Most Second Life cultures are built around 'groups'. Groups can be created by residents for a fee. Residents are then given 3 days to recruit an additional 2 members, or their investment is lost and the group is deleted. A group must then maintain a membership of at least 3 members at all times in order to remain active. The groups that each resident belongs to are displayed in that user's profile.

Group activity is usually centred on a particular interest, so creating groups can give people a common ground for discussion and provide an easy way to break the ice. Some groups maintain web sites to bridge the gap between real-life and 'Second Life'. Groups are allowed "ownership" of land and resources, so they comprise the closest thing to a corporation within the Second Life environment.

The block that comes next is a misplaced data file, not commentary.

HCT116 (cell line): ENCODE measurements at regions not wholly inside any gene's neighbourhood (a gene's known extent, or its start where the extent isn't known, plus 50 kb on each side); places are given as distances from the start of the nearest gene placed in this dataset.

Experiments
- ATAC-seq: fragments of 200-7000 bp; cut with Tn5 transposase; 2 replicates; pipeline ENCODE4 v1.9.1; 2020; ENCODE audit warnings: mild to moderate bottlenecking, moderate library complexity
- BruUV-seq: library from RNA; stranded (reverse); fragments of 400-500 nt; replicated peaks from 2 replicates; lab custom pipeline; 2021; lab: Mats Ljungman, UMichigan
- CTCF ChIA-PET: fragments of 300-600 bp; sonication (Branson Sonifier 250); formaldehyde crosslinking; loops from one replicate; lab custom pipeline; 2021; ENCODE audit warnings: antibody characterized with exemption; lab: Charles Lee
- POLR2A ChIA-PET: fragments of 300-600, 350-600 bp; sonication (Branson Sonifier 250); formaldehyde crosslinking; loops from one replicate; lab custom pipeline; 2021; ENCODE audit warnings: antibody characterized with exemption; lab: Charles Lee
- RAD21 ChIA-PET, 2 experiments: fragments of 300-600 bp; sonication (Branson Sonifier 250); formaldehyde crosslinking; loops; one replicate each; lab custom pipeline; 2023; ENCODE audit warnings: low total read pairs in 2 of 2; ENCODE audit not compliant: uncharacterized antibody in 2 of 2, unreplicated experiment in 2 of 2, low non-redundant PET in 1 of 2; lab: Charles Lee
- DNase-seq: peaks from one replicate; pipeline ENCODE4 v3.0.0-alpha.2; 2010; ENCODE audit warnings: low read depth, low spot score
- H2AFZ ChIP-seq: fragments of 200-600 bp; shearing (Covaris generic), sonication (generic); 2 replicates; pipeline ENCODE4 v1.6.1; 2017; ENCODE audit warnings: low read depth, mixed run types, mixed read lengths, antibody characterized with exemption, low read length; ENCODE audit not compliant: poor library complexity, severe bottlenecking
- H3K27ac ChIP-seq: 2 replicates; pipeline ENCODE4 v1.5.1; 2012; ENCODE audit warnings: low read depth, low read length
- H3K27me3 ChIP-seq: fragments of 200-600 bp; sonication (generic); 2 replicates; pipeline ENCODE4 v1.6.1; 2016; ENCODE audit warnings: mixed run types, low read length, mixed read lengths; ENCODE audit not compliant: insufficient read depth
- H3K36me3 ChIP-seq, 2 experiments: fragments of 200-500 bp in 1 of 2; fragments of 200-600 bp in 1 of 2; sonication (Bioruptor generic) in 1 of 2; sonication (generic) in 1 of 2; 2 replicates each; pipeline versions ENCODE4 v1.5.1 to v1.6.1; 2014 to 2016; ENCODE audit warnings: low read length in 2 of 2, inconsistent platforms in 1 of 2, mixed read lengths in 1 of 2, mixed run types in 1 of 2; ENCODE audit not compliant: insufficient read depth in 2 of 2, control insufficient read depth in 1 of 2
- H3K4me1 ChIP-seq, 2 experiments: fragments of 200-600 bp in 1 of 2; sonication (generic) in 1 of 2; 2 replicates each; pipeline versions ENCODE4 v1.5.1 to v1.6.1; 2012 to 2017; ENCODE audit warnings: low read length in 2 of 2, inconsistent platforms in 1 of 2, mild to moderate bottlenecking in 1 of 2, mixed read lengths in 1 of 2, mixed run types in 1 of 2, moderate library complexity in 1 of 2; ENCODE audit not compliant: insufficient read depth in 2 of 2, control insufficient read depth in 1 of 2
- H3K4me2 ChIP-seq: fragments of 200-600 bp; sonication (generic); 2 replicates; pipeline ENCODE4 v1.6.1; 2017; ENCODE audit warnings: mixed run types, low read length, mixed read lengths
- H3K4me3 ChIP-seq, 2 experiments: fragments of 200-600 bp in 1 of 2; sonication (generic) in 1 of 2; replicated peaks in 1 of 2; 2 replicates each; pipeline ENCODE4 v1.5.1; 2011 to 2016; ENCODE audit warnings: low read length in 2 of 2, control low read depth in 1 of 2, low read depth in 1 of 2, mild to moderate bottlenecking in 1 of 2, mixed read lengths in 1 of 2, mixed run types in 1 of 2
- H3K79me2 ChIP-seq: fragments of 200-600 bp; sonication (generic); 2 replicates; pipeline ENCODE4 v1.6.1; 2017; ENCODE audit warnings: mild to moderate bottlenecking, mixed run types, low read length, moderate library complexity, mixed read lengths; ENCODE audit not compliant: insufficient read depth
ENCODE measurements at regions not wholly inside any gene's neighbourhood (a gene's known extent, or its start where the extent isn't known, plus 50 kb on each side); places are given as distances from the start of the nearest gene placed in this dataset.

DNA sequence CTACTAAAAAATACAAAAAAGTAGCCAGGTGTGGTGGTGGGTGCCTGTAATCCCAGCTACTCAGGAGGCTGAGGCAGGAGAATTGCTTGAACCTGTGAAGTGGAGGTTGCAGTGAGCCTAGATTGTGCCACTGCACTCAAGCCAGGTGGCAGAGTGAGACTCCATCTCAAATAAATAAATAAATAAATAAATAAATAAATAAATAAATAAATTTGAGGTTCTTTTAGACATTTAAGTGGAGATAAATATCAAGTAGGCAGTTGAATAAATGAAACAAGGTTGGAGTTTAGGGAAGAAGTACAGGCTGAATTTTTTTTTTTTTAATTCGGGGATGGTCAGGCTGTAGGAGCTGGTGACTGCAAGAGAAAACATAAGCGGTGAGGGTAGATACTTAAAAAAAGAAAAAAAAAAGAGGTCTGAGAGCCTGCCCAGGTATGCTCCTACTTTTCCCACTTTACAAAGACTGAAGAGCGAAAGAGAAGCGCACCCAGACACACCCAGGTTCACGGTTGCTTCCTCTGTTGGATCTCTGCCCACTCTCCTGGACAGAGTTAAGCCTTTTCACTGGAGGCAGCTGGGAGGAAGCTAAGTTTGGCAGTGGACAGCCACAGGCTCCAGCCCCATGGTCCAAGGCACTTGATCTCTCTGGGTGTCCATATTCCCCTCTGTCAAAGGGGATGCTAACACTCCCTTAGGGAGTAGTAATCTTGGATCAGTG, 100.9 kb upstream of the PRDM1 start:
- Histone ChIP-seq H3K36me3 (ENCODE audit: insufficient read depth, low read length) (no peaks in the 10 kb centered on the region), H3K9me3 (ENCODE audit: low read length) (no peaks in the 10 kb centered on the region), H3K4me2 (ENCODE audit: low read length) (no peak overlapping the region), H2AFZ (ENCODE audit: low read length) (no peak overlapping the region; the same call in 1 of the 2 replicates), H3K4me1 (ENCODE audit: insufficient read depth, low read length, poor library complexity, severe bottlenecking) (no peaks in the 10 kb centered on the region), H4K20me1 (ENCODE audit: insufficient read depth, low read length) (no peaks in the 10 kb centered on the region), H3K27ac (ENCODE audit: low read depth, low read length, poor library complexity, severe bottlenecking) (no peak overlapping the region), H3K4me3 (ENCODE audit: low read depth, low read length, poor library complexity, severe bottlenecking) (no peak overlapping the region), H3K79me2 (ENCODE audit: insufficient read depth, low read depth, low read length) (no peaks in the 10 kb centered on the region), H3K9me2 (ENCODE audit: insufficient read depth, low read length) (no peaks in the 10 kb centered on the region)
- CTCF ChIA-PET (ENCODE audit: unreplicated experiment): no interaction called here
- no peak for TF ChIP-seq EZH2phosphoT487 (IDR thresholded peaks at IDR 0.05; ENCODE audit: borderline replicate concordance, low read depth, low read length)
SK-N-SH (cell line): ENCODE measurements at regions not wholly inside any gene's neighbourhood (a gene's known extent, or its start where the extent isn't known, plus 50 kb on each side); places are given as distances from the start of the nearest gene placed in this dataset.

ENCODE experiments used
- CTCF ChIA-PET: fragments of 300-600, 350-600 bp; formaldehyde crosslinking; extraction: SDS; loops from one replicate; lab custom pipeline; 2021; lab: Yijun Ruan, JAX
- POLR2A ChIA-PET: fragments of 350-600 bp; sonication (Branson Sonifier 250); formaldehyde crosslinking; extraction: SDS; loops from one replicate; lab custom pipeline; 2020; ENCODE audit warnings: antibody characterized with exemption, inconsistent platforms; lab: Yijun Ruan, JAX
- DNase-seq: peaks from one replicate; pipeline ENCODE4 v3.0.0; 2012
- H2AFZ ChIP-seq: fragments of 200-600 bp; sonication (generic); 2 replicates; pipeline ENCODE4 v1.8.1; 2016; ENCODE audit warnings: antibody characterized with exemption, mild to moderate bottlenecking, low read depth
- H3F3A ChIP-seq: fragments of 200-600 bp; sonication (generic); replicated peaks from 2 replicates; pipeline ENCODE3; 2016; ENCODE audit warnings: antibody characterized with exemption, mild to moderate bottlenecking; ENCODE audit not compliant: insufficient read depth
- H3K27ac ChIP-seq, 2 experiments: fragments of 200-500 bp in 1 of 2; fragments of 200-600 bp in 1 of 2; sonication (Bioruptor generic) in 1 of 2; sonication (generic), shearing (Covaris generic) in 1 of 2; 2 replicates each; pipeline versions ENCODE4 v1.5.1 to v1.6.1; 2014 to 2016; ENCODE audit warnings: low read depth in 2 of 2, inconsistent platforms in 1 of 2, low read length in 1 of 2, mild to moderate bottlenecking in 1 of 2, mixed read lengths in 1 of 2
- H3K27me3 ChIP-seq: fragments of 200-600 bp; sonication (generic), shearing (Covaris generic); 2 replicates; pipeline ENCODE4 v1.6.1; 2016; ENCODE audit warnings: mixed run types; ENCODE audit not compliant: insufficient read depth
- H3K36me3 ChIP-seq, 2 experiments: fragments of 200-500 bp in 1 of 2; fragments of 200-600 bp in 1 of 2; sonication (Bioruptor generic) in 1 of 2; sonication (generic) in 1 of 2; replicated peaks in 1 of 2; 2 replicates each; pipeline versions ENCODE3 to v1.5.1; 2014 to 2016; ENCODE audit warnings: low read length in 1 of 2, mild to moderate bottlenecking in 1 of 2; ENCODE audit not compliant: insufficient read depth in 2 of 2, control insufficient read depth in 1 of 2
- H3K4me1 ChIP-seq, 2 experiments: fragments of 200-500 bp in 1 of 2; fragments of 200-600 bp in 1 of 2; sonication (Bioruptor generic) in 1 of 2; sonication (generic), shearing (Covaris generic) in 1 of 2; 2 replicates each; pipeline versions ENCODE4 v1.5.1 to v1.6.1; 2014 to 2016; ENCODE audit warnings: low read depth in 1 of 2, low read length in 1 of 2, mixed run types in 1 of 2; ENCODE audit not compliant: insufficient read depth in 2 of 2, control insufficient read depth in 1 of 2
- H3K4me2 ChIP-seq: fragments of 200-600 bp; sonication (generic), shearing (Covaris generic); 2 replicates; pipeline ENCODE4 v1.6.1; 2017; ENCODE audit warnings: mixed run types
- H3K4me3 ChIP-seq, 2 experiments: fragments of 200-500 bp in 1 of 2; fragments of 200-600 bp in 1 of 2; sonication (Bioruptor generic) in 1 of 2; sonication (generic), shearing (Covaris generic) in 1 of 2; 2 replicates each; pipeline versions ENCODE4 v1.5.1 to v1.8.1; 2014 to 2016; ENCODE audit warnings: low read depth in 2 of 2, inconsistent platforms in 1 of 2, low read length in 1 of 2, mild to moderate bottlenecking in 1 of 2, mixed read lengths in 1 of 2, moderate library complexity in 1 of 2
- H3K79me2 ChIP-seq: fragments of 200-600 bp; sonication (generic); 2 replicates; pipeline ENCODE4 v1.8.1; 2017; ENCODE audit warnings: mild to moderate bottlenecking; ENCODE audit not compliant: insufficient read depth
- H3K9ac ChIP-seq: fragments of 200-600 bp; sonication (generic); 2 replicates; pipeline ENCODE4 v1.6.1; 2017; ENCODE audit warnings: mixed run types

Aside from groups, many of the subcultures found in Second Life revolve around events. Events include many activities related to arts/culture, charity/support groups, commerce, discussion, education, games/contests, nightlife/entertainment, pageants, sports, etc.

Second Life blogs are a growing pheomenon. Here, residents detail their second lives, (sometimes more extensively than their 'real' ones!).

The amount of money spent on Second Life (to create groups, purchasing avatars, clothing, property etc.) continues to increase. Last month over $1.5 million was spent on virtual property. World of Warcraft, a (far less democratically run) subscription-based online gaming environment is posting turnover figures of $80 million per month. The estimated yearly spend on virtual worlds is close to a billion dollars.